Why is Easter called Easter?


Why is Easter called “Easter”?

Here is what I learned:

“In almost every language except English, the name for this annual memorial of the resurrection is some form of the word “Passover” (for example, Pasch, from the Hebrew Peasch, “Passover”).  When Christianity arrived in the North countries, it’s springtime celebration of the resurrection received a new name from the Teutonic people, a name used today by English-speaking people: Easter.” (Greg Dues, Catholic Customs & Traditions, p. 116).

White Vestments

The debate is if Easter comes from the name of an Anglo-Saxon spring goddess, Eostre vs. the misunderstanding of a Latin phrase for Easter Week, “week ‘in white vestments’ (in albis [see image of Pope in White Vestments]), thinking it was the plural of alba in the Latin idiom for ‘dawn.’  This was translated in Old High German as eostarun.” (p. 116). Regardless of the reason for the title Easter, “…the symbolism remains: Christ is the sun that rises at dawn–in the east.” (p. 116)

It is doubtful Easter was named after the “goddess” Eostre because some scholars believe she was not a real goddess in Anglo-Saxon folklore, and little is known about how or if this name would have influenced the naming of a Christian Holiday.

It is more likely the Latin and German roots had influence.

Does this even matter? Not really.  If someone were to ask the question of why we call this holiday Easter, this is a great opportunity to talk about The Passion Week (Palm Sunday, The Last Supper, Good Friday, Jesus trial, death, burial, and Resurrection Sunday).  In other words, what an opportunity to talk about the gospel of Jesus.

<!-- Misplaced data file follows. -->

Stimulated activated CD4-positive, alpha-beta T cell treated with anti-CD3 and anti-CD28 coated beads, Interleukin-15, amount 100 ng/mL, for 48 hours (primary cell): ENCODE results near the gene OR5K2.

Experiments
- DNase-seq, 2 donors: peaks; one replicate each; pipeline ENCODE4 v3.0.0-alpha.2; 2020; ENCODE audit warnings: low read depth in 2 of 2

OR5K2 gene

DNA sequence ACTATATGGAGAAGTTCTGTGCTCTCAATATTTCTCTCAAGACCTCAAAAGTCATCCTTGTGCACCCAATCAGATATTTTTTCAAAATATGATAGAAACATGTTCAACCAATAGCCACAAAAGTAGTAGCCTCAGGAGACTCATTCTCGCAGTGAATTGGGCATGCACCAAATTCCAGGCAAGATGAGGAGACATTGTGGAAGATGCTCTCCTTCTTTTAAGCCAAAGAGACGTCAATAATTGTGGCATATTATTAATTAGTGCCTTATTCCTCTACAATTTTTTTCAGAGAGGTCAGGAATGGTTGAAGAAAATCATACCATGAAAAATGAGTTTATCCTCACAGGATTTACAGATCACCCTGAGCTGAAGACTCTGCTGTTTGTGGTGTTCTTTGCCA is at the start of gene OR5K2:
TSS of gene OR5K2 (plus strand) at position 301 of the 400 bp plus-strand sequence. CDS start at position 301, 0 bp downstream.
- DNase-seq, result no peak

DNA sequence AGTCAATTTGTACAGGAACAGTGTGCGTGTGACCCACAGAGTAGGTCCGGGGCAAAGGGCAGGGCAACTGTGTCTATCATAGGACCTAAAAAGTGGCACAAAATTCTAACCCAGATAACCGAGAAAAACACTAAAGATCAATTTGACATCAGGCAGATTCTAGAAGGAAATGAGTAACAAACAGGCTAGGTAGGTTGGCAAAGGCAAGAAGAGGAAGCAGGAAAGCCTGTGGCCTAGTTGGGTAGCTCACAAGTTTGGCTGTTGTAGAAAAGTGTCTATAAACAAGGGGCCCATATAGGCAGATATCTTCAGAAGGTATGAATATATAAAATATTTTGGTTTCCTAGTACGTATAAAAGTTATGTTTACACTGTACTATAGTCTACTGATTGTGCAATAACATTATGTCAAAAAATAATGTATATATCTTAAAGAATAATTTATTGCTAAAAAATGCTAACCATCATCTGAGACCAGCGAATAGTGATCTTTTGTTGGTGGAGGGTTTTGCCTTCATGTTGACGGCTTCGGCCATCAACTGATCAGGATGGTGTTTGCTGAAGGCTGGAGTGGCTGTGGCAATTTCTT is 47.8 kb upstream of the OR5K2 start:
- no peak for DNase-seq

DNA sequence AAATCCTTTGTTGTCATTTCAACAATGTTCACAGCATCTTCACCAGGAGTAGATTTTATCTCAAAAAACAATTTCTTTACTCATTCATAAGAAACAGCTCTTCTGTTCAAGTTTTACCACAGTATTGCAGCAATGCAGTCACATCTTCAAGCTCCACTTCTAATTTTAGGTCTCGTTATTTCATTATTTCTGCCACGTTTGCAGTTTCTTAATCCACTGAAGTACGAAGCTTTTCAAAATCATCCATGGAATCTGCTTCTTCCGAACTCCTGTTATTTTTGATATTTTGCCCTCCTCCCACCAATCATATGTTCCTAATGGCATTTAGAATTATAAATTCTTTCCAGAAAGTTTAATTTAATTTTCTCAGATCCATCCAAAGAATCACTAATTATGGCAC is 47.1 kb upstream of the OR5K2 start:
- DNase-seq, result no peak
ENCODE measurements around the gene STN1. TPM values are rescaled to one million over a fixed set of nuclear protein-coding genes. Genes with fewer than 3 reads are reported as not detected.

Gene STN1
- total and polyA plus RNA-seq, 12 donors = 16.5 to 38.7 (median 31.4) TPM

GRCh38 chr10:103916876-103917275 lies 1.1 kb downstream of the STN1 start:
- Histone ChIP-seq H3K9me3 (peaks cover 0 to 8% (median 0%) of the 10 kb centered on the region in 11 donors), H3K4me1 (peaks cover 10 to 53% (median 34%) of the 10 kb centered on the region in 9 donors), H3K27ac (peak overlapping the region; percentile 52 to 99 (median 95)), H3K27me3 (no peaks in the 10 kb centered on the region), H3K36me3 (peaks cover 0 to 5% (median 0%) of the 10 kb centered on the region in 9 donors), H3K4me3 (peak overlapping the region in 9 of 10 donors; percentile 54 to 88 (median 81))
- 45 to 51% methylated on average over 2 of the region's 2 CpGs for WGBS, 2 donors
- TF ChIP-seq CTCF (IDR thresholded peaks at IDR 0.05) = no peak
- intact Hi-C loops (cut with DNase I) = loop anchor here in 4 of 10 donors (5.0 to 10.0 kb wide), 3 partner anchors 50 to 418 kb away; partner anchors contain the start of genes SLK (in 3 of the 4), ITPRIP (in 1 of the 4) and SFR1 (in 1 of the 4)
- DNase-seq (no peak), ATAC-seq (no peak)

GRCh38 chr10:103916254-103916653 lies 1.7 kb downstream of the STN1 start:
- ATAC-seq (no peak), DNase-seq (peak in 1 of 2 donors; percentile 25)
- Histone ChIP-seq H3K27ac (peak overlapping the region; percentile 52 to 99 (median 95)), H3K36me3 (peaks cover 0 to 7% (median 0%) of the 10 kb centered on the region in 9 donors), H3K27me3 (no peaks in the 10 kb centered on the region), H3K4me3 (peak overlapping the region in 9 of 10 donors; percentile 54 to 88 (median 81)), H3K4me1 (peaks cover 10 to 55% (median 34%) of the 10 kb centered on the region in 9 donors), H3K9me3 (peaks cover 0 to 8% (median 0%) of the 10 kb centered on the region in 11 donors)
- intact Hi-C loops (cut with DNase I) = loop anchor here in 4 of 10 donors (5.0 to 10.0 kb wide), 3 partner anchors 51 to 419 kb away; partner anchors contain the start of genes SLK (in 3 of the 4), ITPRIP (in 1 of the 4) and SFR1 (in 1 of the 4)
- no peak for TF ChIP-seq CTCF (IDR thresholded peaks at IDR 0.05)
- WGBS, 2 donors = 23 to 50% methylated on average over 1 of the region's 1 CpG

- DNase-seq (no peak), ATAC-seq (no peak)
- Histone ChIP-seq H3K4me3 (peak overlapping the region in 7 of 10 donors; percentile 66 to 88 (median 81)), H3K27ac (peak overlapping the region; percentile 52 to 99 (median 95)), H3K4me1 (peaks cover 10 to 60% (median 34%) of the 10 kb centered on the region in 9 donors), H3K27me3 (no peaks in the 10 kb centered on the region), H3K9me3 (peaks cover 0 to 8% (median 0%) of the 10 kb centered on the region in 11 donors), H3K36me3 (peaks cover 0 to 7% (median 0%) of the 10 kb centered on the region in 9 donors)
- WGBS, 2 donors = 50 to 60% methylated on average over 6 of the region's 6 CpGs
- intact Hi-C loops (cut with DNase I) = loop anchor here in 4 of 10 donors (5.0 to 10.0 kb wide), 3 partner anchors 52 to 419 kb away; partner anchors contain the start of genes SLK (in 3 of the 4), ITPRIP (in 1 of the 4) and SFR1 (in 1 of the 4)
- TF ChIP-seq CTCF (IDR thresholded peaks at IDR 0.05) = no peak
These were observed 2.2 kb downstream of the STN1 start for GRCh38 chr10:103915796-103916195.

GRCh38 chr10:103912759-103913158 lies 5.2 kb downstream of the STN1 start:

Who is St. Patrick & why is he important?


As the story goes, St. Patrick was captured as a slave and lived among the Celts for many of his teen years.  He escaped and was able to make it to Rome, where he studied to become a Priest and eventually a missionary to the Celts of Ireland.  The reason he is famous is because he did what the Roman Catholic Church was unable to do, convert the Irish.

The Roman Way failed: The Roman Way of ministry was to go into a culture and completely transform the culture to become like the Roman culture.  The reason the Romans were unsuccessful in converting the Irish to Christianity is because they thought of the Celts as barbarians, pagans that needed to be civilized before they could learn the gospel of Jesus.  And so Roman missionaries focused on teaching the Celts how to read, how to dress, and how to act before they were willing to share the good news that Jesus saves.  And the Celts flat rejected the Roman Way.

The Celtic Way succeeded: George Hunter III writes about Saint Patrick’s missional community methodology in The Celtic Way of Evangelism, How Christianity Can Reach the West…AGAIN.  Patrick and his followers successfully reached the people of Ireland with the message of the gospel of Jesus Christ by not trying to change the Irish culture, but by embracing the best the Celts had to offer and communicating the gospel of Jesus Christ in a way the Irish could understand.  The Irish were an imaginative people, who love song, drama, and dance.  They were very passionate, relational, down-to-earth, and fun.  So Saint Patrick and his traveling apostolic band of “…a dozen or so people, including priests, seminarians, laymen, and laywomen”[1] ministered in ways that would meet the Irish where they were at, letting go of any cultural baggage to concentrate on getting the best of the gospel across to the Irish.  This ministering team would move near to a tribe in Ireland, ask permission of the tribal king to share the message with the people, and then the Christians would live alongside the people serving and interacting with them in everyday life.  The Christians would regularly engage the Celts in conversation looking for receptive people and opportunities to pray for the sick, counsel people, and mediate conflicts.[2]

An Attractional Community: As Timmis and Chester would put it, Saint Patrick and his band were an everyday church with a message and a lifestyle that was unlike that of the culture-at-large, and so they became to the Irish an attractional community.[3]